March of the Cameron Men (The)
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MARCH OF THE CAMERON MEN. Scottish, March and Air (6/8 time). D Major. Standard tuning (fiddle). AB. A song composed by Mary Maxwell Campbell in 1829. Her lyric begins:
There's many a man of the Cameron Clan
That has followed his Chief to the field:
He has sworn to support him or die by his side,
For a Cameron never can yield.
I hear the pibroch sounding, sounding,
Deep o'er the mountain and glen,
While light-springing footsteps are trampling the heath,
'Tis the march of the Cameron Men.
Mary M. Campbell (1813-1886) was the fifth daughter of Dugald John Compbell of Skerrington, parish of Old Cumnock, Ayrshire, and his wife Janet Campbell Baillie, daughter of William Baillie, a Lord of Session, who took the title of Lord Polkemmet. She recalled:
I composed this song when very young, after traveling from morning to night through Highland scenery with a member of the Lochiel family."
When "March of the Cameron Men" was first published in Edinburgh it was attributed as only "by a lady", but in subsequent editions her name was substituted, in part because authorship of the song was being claimed for others. She wrote it in English, but it has been translated into Gaelic. [John Campbell, The Clan Cameron: A Brief Sketch of Its History and Traditions (1894).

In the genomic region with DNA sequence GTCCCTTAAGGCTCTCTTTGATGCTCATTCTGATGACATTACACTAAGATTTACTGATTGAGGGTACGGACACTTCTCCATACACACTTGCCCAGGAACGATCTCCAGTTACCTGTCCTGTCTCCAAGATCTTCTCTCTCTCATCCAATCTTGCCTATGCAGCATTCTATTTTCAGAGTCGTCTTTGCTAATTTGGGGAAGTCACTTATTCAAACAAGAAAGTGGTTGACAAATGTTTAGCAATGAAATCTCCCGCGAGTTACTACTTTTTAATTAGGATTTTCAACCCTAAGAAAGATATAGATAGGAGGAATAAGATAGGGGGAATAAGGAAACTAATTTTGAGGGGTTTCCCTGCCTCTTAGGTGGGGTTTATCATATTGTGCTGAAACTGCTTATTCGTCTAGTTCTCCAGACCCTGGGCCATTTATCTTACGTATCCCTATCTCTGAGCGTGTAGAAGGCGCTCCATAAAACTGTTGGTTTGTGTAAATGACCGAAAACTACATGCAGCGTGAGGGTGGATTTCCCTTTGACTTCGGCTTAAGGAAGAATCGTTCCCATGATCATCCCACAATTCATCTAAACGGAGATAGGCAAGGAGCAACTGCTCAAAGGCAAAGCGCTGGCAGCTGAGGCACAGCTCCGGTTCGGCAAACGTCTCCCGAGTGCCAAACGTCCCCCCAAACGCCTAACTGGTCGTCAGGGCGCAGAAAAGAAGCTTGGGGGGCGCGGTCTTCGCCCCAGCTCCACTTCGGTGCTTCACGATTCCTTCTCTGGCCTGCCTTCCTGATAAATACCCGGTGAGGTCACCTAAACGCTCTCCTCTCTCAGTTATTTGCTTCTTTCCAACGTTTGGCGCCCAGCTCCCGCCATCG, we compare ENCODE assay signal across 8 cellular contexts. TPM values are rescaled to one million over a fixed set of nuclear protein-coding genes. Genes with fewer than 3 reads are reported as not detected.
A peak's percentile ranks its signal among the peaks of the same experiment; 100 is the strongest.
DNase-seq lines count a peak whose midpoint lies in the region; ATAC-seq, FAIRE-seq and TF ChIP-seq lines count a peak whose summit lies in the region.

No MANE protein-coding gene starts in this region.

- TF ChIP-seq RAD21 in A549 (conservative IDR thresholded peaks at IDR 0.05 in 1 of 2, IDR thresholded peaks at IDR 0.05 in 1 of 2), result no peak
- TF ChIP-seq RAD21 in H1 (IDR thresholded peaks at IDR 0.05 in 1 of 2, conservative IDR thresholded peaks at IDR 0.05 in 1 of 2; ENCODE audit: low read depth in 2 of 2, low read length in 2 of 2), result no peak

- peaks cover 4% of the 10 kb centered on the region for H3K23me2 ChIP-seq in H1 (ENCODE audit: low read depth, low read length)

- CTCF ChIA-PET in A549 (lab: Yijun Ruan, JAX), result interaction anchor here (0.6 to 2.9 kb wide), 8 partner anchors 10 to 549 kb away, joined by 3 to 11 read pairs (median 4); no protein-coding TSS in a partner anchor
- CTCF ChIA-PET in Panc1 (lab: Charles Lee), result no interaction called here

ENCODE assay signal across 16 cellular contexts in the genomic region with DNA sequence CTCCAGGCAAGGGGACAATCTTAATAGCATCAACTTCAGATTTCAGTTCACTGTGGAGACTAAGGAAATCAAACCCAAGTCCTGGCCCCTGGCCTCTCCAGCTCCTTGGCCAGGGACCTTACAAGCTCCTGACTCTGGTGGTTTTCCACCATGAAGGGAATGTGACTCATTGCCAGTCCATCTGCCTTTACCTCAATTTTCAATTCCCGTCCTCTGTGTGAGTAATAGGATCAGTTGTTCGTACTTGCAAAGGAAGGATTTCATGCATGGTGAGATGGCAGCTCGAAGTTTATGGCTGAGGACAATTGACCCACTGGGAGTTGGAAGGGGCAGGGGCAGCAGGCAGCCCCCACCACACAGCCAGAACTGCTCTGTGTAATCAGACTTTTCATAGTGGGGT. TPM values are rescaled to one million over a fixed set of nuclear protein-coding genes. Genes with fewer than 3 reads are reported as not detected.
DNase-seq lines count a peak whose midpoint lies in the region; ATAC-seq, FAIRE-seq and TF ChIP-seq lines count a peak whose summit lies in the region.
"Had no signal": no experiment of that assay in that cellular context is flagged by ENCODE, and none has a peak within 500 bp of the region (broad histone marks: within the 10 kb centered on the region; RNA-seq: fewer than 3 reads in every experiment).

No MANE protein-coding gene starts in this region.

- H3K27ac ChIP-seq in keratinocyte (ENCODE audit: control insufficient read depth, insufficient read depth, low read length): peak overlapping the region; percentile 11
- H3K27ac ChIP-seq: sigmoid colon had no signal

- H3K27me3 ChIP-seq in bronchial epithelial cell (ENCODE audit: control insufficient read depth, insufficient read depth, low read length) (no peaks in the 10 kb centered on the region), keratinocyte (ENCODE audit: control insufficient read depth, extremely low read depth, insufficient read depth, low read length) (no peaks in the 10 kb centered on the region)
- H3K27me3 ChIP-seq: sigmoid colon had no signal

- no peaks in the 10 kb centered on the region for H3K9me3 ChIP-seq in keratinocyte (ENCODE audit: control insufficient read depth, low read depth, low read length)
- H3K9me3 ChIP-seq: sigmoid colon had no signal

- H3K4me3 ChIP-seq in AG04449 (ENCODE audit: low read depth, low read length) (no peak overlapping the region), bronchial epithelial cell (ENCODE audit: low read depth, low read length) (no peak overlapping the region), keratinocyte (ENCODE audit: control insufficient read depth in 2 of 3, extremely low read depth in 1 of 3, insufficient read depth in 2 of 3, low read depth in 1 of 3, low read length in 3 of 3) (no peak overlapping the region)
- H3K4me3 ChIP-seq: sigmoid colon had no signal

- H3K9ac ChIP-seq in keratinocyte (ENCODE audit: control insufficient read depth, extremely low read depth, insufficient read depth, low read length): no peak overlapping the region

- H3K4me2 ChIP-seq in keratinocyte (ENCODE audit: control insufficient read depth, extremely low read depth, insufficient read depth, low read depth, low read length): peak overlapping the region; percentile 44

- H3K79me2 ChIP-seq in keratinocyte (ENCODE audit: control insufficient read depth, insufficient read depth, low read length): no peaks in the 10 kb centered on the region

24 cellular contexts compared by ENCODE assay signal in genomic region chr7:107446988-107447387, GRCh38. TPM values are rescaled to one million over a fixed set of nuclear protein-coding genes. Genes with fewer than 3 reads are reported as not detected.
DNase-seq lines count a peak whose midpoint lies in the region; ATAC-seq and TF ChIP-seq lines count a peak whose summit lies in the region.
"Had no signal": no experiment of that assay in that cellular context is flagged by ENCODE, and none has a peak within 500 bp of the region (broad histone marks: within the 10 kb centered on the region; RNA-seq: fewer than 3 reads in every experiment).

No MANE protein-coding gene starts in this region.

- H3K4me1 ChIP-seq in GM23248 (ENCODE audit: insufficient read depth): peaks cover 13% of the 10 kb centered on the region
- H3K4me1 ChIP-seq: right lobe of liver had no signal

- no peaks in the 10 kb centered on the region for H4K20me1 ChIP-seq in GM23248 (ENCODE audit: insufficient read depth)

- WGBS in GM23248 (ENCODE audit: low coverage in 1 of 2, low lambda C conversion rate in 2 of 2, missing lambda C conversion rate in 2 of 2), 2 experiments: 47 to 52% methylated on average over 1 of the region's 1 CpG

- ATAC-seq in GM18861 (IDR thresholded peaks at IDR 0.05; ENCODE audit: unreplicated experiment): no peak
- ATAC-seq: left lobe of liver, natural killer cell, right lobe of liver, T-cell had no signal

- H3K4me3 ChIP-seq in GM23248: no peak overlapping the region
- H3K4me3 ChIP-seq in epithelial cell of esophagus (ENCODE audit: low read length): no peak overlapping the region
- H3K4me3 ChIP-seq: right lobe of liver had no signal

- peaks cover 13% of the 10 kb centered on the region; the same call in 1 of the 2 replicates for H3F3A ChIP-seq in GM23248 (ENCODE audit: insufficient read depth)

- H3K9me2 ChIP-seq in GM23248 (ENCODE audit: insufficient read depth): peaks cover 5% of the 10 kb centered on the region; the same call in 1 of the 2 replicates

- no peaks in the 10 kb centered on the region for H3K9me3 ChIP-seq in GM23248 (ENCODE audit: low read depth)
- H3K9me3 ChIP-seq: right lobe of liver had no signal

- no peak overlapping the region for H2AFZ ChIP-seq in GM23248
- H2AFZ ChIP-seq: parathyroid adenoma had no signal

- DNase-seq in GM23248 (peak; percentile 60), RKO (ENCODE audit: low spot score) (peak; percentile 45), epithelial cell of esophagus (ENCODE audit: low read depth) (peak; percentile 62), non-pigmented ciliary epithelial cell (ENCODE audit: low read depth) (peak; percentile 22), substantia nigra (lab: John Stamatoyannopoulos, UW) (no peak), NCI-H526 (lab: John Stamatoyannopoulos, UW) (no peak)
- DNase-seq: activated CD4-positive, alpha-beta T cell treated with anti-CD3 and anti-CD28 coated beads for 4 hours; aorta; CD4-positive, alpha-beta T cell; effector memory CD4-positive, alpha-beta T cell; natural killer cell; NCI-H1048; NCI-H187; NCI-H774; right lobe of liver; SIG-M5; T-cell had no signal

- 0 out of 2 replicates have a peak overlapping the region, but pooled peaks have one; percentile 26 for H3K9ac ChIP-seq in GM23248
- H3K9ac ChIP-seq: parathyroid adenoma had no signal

It was, no surprise, a regimental march of the Queen's Own Cameron Highlanders, and has become ensconced in Highland piping repertoire. However, in the 19th century it seems it was more in use as a song with the 79th Regiment than as a march.
Source for notated version:
Printed sources: Davie (Davie's Caledonian Repository), Aberdeen, 1829-30; p. 29.
Recorded sources: Edison Blue Amberol 23337 (cylinder), T.F. Kinniburgh (England, 1912).
See also listing at:
Hear singer Harold Jarvis's 1908 cylinder recording at the Library of Congress 
Hear singer T.F. Kinniburgh's 1912 cylinder recording  
See a 1931 film short of Tom Kinniburgh singing the song at British Pathe